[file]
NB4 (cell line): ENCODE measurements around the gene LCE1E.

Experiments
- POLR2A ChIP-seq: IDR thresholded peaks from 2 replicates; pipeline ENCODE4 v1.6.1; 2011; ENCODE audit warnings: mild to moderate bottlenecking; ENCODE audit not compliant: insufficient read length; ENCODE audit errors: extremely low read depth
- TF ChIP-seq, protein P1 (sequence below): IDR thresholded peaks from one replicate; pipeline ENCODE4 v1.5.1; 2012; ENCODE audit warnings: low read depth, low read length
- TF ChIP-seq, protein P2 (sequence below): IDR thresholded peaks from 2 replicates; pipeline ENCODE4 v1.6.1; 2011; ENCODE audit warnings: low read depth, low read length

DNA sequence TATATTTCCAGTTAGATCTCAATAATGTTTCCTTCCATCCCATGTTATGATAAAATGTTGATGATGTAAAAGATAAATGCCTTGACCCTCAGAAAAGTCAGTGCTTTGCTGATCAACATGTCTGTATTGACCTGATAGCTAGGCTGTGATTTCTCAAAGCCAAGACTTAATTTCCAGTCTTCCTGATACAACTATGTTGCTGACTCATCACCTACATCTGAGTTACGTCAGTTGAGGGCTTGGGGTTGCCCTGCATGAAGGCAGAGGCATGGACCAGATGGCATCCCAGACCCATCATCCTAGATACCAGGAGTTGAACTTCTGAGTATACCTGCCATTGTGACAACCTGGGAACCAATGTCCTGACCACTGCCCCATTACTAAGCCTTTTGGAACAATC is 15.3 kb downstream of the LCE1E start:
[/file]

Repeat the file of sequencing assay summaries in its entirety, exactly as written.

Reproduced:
NB4 (cell line): ENCODE measurements around the gene LCE1E.

Experiments
- POLR2A ChIP-seq: IDR thresholded peaks from 2 replicates; pipeline ENCODE4 v1.6.1; 2011; ENCODE audit warnings: mild to moderate bottlenecking; ENCODE audit not compliant: insufficient read length; ENCODE audit errors: extremely low read depth
- TF ChIP-seq, protein P1 (sequence below): IDR thresholded peaks from one replicate; pipeline ENCODE4 v1.5.1; 2012; ENCODE audit warnings: low read depth, low read length
- TF ChIP-seq, protein P2 (sequence below): IDR thresholded peaks from 2 replicates; pipeline ENCODE4 v1.6.1; 2011; ENCODE audit warnings: low read depth, low read length

DNA sequence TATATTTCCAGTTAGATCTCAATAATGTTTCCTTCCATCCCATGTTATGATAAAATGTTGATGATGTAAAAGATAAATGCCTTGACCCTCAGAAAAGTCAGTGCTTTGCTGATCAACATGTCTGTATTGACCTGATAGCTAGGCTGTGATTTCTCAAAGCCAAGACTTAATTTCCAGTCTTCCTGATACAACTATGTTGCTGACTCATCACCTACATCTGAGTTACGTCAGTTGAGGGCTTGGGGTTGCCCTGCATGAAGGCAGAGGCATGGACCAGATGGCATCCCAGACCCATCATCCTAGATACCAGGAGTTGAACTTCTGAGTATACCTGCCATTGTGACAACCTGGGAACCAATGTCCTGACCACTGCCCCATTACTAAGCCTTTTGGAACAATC is 15.3 kb downstream of the LCE1E start: